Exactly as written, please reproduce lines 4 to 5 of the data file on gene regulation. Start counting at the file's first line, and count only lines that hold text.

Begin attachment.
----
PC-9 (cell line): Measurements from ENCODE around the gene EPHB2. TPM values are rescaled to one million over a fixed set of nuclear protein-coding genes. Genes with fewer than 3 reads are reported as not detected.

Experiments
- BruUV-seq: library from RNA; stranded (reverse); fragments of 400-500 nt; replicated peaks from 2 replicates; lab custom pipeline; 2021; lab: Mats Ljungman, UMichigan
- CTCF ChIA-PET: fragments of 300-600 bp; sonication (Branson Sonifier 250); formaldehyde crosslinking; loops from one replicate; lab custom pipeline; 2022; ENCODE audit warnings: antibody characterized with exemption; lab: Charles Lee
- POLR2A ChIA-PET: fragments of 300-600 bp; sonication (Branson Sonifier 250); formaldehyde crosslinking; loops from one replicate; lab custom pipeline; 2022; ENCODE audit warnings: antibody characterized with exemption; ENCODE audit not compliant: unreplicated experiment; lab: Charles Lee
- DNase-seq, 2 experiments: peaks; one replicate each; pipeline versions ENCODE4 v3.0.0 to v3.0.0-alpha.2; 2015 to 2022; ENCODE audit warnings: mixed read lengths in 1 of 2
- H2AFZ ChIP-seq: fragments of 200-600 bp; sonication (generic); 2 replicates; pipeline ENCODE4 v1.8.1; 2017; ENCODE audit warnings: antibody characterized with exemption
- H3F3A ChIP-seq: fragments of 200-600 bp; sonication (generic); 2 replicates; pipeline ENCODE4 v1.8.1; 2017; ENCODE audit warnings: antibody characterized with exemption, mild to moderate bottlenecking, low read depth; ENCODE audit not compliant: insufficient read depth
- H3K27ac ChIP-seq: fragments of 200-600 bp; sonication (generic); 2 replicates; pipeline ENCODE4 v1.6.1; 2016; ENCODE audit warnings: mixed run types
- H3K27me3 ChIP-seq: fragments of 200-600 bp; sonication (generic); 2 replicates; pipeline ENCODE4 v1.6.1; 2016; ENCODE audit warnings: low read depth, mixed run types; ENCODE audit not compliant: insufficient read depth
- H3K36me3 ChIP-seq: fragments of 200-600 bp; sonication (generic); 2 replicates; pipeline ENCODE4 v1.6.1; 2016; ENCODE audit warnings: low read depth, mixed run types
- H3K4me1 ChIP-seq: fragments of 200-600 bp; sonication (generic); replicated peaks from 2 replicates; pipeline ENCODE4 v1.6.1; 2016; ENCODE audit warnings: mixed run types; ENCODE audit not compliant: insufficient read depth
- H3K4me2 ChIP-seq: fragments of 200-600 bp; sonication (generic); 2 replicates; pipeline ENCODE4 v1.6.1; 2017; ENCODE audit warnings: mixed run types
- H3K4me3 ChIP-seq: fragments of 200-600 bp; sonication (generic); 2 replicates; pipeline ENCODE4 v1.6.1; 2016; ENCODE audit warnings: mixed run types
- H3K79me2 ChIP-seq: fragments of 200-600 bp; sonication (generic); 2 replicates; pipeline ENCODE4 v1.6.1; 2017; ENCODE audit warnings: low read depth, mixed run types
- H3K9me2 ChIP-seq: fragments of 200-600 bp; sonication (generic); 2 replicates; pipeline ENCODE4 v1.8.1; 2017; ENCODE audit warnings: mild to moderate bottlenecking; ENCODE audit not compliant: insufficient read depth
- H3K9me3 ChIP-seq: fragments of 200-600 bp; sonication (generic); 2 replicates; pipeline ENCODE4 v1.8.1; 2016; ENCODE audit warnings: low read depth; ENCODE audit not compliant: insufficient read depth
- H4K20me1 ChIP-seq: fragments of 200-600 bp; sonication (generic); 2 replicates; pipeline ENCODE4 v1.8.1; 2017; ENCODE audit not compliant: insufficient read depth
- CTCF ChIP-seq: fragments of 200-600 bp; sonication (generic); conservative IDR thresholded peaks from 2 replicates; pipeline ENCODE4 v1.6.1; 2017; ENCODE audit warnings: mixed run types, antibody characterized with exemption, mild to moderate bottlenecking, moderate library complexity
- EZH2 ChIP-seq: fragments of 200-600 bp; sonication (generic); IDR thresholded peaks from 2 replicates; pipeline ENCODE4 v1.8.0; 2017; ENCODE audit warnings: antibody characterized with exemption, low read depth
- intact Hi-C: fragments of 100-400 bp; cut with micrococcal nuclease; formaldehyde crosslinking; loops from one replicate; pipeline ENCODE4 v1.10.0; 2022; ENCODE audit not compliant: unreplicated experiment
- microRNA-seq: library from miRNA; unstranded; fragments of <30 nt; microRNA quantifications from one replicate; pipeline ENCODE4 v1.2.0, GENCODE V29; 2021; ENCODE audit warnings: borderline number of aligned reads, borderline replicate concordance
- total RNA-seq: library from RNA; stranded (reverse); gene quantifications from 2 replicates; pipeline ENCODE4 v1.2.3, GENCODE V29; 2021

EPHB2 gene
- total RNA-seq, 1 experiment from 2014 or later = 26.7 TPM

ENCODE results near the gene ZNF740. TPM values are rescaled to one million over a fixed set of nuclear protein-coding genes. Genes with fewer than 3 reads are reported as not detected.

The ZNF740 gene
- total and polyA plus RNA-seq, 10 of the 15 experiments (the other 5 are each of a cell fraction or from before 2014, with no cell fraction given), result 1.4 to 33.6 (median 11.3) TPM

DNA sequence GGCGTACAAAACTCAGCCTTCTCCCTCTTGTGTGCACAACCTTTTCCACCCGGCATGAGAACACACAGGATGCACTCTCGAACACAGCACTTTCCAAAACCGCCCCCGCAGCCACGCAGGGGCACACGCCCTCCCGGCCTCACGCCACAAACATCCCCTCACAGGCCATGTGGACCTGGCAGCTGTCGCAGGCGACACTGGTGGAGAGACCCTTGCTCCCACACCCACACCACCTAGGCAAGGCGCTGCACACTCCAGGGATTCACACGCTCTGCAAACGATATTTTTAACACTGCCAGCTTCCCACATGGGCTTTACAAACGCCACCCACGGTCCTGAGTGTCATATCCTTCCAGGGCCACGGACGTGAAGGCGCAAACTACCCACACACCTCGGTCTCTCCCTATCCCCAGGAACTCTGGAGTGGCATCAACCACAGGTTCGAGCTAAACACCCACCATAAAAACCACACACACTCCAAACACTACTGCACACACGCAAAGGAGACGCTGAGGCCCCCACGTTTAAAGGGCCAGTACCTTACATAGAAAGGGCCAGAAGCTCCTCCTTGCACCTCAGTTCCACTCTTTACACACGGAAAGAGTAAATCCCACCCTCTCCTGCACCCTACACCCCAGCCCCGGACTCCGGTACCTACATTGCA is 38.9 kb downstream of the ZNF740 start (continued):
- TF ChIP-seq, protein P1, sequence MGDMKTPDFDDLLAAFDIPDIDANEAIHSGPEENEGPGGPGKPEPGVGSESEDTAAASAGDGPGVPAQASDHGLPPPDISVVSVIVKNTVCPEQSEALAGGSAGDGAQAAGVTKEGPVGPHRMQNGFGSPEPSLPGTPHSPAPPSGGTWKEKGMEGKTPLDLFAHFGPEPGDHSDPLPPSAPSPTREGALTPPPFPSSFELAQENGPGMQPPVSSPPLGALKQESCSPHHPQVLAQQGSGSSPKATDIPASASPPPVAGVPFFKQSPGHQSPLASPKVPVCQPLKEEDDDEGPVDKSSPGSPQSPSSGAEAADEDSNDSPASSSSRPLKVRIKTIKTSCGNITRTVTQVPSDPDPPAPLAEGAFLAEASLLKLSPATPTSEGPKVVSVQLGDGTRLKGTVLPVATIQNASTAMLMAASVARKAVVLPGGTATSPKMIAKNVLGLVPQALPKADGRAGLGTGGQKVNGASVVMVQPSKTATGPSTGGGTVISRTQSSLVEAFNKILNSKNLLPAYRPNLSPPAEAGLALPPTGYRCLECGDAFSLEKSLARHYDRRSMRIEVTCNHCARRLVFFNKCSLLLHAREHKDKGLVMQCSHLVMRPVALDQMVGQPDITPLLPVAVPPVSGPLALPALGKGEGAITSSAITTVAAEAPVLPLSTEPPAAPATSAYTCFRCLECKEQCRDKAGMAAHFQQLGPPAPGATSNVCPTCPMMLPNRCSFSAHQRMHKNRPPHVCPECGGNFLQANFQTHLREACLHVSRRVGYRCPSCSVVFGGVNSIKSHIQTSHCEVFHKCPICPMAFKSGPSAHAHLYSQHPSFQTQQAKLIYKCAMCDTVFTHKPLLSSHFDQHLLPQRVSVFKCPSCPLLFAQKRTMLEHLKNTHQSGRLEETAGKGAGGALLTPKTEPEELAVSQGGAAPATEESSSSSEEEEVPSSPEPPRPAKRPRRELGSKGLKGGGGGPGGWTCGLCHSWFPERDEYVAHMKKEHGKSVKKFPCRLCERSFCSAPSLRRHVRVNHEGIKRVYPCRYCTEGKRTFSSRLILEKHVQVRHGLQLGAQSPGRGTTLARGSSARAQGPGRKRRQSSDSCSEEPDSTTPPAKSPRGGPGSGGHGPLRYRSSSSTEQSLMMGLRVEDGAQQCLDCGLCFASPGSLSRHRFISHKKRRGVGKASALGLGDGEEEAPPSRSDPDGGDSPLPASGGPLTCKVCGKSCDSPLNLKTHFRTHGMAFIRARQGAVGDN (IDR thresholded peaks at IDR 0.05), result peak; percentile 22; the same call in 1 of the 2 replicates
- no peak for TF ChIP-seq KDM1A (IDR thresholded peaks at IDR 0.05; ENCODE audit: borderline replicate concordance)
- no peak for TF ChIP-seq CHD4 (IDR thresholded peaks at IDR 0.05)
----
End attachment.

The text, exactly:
- CTCF ChIA-PET: fragments of 300-600 bp; sonication (Branson Sonifier 250); formaldehyde crosslinking; loops from one replicate; lab custom pipeline; 2022; ENCODE audit warnings: antibody characterized with exemption; lab: Charles Lee
- POLR2A ChIA-PET: fragments of 300-600 bp; sonication (Branson Sonifier 250); formaldehyde crosslinking; loops from one replicate; lab custom pipeline; 2022; ENCODE audit warnings: antibody characterized with exemption; ENCODE audit not compliant: unreplicated experiment; lab: Charles Lee